Why Healthcare Startups Fail – Top 5 Reasons to Consider

Top 5 Reasons Why Healthcare Startups Fail

A vast majority of healthcare startups do not survive longer, often losing steam even before attaining Series funding. Theranos, Zeo, and sleep-tracker Hello are few amongst such startups that have shut down in the past five years.

Theranos, one of the famous blood-testing firm founded in 2003, witnessed a fall from 2015 until September 2018 when it had to cease its operation for good. It failed to reach key development milestones and was forced to default on its debt financing. Moreover, the company faced affluent lawsuits from investors and patients when The Wall Street Journal asked about its blood-testing equipment. With its founder Elizabeth Holmes stepping down as CEO, she and former Theranos president Sunny Balwani had to face charges of wire fraud.

Similarly, another startup of that moment, Zeo, raised around $30 million from investors to build an active headband to track user’s sleep patterns and an accompanying app as a personal sleep coach. Despite having many users and buzz around this product in publications like Popular Science and Wired, the startup went out of business a few years since inception.

Tech Strategies for Healthcare Segment

The digital healthcare startups fall short due to the implementation of strategies that are built in the tech sector, an entirely different segment with its set of guidelines. This results in the failure of the early promises. Although money continues to pour for the developmental task, they fail to crack the code for delivering exciting technologies with the potential to transform healthcare.

Besides, the modernized healthcare products must appeal to the consumers as well as stakeholders, right from patients and physicians to insurers and regulators. These individuals have a say in whether a new technology or tech strategy is adopted. If you did not know, the medical devices might take years to reach the final market due to the jumping required through complicated clinical and regulatory hoops. And, it cannot always quickly be iterated once done.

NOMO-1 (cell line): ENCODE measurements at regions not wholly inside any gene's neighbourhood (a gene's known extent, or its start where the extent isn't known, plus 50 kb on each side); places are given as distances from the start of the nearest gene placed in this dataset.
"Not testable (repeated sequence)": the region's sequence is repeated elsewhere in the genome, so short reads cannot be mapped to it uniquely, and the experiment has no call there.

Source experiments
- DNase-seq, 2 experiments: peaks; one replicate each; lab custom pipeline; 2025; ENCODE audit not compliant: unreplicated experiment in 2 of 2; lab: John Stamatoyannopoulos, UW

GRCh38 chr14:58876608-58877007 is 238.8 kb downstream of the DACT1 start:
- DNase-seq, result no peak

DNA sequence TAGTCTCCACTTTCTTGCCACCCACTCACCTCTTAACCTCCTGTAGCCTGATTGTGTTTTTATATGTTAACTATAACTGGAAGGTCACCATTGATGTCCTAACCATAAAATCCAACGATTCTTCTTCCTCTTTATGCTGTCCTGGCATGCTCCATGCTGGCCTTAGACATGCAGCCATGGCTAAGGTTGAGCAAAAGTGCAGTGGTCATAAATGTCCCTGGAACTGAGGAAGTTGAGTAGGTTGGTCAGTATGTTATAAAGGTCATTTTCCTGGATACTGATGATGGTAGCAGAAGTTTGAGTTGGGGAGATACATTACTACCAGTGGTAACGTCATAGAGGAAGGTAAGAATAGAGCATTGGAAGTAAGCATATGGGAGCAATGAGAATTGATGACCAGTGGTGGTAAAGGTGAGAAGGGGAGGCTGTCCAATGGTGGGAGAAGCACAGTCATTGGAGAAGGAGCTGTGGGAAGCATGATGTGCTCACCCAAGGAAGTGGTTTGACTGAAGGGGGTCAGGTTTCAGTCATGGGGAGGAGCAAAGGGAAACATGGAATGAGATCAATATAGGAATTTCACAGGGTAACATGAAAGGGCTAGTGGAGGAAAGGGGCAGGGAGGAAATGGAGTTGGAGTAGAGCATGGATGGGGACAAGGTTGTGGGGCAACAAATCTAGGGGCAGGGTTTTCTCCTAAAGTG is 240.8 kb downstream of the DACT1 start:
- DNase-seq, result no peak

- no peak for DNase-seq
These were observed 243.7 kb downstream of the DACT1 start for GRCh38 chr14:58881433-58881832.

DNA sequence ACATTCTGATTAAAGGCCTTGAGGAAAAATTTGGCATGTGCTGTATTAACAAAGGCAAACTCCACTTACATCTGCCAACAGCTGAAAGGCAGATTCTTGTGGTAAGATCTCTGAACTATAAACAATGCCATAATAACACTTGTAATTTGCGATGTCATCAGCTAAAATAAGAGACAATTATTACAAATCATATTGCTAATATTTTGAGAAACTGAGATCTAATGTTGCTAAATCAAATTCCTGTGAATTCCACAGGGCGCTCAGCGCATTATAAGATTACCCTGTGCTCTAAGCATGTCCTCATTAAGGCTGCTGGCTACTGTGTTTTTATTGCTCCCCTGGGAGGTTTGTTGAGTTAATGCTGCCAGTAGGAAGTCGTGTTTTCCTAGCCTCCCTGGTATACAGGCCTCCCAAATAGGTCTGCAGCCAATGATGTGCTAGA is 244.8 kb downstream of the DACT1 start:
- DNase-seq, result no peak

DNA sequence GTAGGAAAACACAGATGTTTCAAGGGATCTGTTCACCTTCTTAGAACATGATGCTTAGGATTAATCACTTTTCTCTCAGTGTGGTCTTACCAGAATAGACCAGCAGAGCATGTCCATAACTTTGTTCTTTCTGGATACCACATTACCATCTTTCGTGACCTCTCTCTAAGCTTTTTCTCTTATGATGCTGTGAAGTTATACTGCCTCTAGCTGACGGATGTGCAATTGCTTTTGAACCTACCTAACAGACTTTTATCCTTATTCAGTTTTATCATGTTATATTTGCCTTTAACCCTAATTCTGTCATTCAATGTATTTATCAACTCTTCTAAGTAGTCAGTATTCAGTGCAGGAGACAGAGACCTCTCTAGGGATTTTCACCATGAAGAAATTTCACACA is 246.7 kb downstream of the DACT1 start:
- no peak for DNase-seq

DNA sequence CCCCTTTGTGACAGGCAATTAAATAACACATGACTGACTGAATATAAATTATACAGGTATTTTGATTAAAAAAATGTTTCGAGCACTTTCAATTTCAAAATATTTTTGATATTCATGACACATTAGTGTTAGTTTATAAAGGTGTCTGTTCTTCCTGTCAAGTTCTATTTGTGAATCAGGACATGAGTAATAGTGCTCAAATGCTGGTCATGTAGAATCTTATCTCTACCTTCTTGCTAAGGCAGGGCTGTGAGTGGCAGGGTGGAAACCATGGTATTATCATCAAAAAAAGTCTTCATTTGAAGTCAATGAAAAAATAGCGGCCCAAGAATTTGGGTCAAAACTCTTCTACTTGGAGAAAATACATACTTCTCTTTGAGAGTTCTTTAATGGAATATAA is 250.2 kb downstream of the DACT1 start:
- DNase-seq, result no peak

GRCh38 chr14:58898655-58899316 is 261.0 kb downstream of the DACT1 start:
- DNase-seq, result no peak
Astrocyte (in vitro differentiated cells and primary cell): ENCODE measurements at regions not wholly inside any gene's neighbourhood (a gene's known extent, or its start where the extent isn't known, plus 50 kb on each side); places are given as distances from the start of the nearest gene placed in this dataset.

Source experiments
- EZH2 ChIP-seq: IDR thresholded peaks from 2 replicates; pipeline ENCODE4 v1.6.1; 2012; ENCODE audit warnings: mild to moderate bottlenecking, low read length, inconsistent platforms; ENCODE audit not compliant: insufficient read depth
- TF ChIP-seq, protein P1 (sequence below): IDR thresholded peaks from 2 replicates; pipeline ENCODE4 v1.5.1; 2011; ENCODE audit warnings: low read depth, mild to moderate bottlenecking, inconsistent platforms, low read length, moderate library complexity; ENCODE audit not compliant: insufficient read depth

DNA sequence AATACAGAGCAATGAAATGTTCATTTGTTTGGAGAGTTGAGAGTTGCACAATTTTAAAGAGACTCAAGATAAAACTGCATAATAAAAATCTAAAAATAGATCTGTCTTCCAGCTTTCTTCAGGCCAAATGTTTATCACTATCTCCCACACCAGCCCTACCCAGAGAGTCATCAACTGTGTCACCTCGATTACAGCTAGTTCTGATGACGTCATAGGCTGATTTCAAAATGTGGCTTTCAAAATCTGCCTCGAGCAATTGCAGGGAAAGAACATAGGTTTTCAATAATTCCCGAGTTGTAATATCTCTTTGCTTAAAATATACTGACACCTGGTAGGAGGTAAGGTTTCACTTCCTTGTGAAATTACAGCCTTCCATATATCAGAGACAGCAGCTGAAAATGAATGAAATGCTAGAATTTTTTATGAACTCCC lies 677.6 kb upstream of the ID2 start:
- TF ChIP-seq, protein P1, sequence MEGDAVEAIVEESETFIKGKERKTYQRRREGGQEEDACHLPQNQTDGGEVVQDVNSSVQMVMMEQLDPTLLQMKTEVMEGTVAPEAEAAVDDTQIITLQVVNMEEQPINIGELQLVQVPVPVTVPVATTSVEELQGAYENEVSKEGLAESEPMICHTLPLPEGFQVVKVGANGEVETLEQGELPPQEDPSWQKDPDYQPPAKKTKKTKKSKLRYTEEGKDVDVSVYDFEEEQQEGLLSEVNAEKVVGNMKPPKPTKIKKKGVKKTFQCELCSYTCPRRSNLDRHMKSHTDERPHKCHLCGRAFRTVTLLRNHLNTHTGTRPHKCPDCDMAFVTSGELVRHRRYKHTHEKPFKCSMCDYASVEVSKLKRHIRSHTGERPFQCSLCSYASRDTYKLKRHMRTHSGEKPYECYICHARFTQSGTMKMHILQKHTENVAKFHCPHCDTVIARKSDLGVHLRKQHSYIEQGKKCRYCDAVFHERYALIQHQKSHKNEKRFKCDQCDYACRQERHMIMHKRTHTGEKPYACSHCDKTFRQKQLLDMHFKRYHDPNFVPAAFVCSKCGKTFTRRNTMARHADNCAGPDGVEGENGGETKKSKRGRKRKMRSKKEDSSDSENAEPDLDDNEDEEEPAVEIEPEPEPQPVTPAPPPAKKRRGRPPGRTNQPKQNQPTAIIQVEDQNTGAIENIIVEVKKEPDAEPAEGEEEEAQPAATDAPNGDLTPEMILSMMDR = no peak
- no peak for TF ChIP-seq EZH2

This environment could result in the move quickly and break the company model. For instance, many industries are focused on developing and marketing to consumers, without considering the doctors and insurers who are actually the gatekeepers for the passage of products.  This is the primary reason why 61% of B2C healthcare firms end up marketing to B2B and selling to employers, hospitals, insurance companies, and other healthcare facilities.

Need-Driven Innovation

Today’s healthcare industries can opt for need-driven innovation to simplify their procedures and safeguard their company from fall. Instead of directly leaping into the invention, and identifying the challenges to address, the healthcare businesses must learn the crucial issues and then design a technology to resolve it uniquely.

Once the innovators figure out the unmet healthcare need, they can invest in learning the problem, various existing solutions, and the stakeholder’s requirements and viewpoints to avoid preconceived notions about a solution or its design. This process typically comprises the interviews with stakeholders, researching medical literature, and sometimes in-person observations to identify the outcome of a problem in multiple healthcare settings.

Here, the innovators build a list of needs a solution must offer called ‘need criteria’ to meet various stakeholders’ demands and improve the standard of patient care. Precision, ease-of-use, cost, and quick integration with existing processes are some of the factors involved. Rather than releasing a product and then witnessing the user’s response, innovators can use the need criteria to lead the development of the solution, with the successful adoption amongst individuals.